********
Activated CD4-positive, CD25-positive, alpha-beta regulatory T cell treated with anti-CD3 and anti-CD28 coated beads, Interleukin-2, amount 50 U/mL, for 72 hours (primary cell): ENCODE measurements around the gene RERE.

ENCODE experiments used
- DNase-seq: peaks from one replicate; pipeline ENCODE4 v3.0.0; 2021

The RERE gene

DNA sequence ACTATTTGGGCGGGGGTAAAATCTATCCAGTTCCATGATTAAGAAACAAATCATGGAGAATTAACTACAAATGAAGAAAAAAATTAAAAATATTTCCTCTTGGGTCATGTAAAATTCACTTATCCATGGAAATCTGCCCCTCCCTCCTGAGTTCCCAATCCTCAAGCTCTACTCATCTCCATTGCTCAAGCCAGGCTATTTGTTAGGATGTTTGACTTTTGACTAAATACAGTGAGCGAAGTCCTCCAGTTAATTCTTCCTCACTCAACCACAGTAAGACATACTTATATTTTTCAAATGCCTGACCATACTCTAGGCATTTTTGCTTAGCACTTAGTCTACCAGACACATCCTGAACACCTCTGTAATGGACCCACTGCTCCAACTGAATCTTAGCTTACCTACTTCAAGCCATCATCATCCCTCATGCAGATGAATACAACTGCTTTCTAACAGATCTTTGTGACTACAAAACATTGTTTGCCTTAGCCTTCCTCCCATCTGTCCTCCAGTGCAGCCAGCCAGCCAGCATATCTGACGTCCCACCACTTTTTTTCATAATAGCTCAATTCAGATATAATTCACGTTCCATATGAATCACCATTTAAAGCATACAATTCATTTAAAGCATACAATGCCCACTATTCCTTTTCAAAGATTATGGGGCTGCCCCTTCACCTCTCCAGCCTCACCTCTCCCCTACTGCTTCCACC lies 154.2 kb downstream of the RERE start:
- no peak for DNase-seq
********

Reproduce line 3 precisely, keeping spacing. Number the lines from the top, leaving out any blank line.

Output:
- DNase-seq: peaks from one replicate; pipeline ENCODE4 v3.0.0; 2021